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London is days away from war.
A terrifying new enemy is on the attack - huge armoured fortresses that move across the wastelands. Buried in London's past is a secret that may save it from desatruction, and the key to unlock it is an orphan called Fever Crumb.
Set centuries before the events of the Mortal Engines books, Fever Crumb is the prequel and tells how Municipal Darwinism all began.
For anyone who has read the mortal engines series, this story is amazing. It covers the 'birth' of London as a moving city and shows a unique perspective on many of the myths and characters from the later stories. I especially loved the way Reeve revealed Shrike's creation and why everyone in New London says, "Oh Quirke!" all the time.
Even as a stand-alone story, Fever Crumb is completely accessible and a wholly enjoyable read. I loved the young girl, Fever. She was just immediately likable for some reason. The memories of her grandfather swimming around in her blood made for thought provoking reading - especially when she starts trying to deal with seeing her own mother as her daughter as well.
There are lots of new and interesting ideas explored in Fever Crumb and the pace feels a bit older than other books in the series. I thoroughly enjoyed this and would recommend it to anyone. It is a good, easy and interesting fantasy / steam-punk read.
Though this is the latest tale from Philip Reeve in the Mortal Engines universe, a post-apocalyptic world after a devasting nuclear and biological war that erased nearly all of humanity late in the 43rd or 44th century, I decided to read it first since it was a prequel, setting the scene for the rest of the stories, yet not really part of their overall plotline. Having now started in on the rest of the tales, I think this was a smart move since it keeps things in time order, and sets the scenes rather than retroactively explains them.
In this tale the main characters are full of depth and detail, while the 'supporting cast' are covered in just enough detail to get them through their parts, without cluttering the story up by over-detailing a dead-end thread. I find this style of writing and character development utterly enchanting, and it appeals to my sense of 'tidy writing' - give enough to satisfy, but not enough to distract from the key stuff.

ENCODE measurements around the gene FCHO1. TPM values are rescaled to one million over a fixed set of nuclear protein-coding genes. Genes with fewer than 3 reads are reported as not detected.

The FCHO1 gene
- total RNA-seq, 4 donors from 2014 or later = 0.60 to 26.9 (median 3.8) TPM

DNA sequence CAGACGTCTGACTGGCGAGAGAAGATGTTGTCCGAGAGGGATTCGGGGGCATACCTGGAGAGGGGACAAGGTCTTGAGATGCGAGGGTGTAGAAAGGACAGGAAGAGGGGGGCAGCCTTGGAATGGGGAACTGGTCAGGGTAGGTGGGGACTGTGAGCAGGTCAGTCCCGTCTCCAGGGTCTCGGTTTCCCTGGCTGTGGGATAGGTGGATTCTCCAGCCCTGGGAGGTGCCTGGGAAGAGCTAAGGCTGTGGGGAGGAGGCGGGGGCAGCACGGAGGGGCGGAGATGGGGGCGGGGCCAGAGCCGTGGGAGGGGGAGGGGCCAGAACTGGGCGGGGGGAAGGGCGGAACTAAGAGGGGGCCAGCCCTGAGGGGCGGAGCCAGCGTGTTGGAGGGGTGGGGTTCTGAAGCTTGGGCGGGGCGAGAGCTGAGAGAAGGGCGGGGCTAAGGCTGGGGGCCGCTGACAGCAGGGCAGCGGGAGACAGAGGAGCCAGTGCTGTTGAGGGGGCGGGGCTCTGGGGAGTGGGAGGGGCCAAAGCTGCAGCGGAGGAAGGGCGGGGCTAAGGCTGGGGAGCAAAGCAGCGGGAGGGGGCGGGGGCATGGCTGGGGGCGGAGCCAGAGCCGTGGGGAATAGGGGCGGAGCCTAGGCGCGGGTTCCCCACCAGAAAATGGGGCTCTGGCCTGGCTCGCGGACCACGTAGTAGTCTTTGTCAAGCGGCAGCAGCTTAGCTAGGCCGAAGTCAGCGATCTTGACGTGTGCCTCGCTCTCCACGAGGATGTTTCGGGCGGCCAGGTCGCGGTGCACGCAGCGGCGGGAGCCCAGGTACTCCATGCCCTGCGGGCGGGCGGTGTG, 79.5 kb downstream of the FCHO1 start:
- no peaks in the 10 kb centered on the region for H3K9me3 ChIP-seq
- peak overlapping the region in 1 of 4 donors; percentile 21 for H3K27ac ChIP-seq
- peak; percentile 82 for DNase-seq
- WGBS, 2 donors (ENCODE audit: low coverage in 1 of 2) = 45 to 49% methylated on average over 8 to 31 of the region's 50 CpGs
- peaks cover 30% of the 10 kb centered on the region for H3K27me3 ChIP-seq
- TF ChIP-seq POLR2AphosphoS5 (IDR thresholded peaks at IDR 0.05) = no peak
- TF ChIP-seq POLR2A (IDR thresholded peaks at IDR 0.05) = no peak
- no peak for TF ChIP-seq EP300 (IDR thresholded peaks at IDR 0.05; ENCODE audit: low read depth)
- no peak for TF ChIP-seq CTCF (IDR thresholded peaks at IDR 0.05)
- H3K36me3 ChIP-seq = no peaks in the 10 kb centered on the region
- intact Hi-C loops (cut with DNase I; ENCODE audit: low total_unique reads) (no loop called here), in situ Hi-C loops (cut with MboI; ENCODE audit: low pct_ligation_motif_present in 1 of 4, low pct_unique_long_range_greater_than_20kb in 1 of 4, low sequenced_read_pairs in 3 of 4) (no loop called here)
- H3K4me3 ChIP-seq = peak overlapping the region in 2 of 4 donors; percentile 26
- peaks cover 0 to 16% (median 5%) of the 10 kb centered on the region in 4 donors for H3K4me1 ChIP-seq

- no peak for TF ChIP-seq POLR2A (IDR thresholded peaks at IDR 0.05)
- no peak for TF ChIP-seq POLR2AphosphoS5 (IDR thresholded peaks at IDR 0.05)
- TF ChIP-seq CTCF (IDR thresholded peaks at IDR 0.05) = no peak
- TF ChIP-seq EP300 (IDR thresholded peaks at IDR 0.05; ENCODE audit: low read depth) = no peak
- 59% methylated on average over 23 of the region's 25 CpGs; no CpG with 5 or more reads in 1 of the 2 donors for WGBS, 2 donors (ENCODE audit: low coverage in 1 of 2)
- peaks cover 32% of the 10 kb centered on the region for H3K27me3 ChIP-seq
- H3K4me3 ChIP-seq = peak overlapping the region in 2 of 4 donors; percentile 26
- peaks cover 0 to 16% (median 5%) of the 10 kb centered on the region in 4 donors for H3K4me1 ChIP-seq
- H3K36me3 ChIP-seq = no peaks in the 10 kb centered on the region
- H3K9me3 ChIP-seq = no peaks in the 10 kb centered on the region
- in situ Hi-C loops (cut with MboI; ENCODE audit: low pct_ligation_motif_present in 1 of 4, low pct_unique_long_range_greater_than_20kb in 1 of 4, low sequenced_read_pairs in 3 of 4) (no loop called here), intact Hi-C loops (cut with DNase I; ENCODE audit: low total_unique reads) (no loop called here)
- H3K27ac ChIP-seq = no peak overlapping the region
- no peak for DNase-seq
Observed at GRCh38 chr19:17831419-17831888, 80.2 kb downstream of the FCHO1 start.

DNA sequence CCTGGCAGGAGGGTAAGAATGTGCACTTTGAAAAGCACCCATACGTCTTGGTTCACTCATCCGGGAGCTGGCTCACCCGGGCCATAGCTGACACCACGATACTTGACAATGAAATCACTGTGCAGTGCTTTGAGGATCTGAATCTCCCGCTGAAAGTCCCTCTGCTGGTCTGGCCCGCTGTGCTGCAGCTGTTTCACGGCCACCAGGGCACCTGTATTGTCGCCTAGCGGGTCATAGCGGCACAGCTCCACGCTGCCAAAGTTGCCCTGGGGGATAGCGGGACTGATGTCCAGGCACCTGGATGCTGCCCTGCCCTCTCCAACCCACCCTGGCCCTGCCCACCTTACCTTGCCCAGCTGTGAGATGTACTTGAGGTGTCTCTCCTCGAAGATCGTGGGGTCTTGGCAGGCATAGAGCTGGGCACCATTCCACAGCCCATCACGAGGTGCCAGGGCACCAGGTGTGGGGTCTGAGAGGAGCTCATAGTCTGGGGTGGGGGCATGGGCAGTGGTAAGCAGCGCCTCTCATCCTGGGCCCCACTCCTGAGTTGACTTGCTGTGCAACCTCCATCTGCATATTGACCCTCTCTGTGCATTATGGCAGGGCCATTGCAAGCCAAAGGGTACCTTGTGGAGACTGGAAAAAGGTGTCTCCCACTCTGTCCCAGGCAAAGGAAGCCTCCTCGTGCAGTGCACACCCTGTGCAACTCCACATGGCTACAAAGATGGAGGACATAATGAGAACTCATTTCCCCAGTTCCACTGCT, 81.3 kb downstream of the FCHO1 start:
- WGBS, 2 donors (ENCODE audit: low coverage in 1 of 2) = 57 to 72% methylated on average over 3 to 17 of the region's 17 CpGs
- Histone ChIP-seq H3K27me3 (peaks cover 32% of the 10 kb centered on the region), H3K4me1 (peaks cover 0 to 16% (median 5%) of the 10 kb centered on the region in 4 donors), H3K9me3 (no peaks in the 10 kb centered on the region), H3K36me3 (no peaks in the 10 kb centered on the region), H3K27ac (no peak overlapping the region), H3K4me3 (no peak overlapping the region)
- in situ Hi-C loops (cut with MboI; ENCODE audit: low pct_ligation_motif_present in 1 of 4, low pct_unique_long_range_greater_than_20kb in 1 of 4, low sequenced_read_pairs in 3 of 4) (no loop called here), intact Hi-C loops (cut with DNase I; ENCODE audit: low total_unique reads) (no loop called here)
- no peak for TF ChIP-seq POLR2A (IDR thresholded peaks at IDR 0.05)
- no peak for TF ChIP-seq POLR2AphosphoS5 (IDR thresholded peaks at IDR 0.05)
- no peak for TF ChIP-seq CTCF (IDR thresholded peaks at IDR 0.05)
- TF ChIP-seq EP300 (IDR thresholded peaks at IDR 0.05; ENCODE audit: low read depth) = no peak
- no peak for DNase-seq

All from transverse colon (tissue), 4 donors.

Fever is a child with a horrendously complicated past that no single character really grasps, and it is only near the end, when all the key players are gathered and explaining things that it all starts to come together and reveal how all the threads lead to her hands, and even the slightest tug could lead to disaster... or salvation.
In this title we are introduced to the intricate origins of "Stalkers", and the one known as Shrike in particular... we are also witness to the birth of Municipal Darwinism - roving mobile urban complexes that prey on each other, growing by consuming the resources inherent in smaller, slower, or just plain unluckier, urban units both mobile and static. We are also given an insight into the transitional period between the the "Sixty Minute War" and the era of Traction Cities.
Overall, this was a great intro to Reeve's works and I am certainly glad I am getting a chance to explore this author's style. So far, I am quite hooked and it will be with great pleasure and anticipation that I dive into the rest of the 'Mortal Engines' tales. My only gripe is that the book's blurb, noted above, isn't accurate and gives a slightly different impression of the plot. London has two fates... if the invaders win, London lives on, just in a new guise... if the invasion is repelled, London will still survive but will eventually stagnate. The key to London's survival is indeed locked within Fever Crumb, but the saviours aren't the current residents...
Random listing from 'Books'...
Suffused with rich satire, chaotic brilliance, verbal turbulence and wild humour, "The Crying of Lot 49" opens as Oedipa Maas discovers that she has been made executrix of a former lover's estate.
The performance of her duties sets her on a strange trail of detection, in which bizarre characters crowd in to help or confuse her. But gradually, death, drugs, madness and marriage combine to leave Oedipa in isolation on the threshold of revelation, awaiting "The Crying of Lot 49".
This is one of Pynchon's shortest novels and one of his best.
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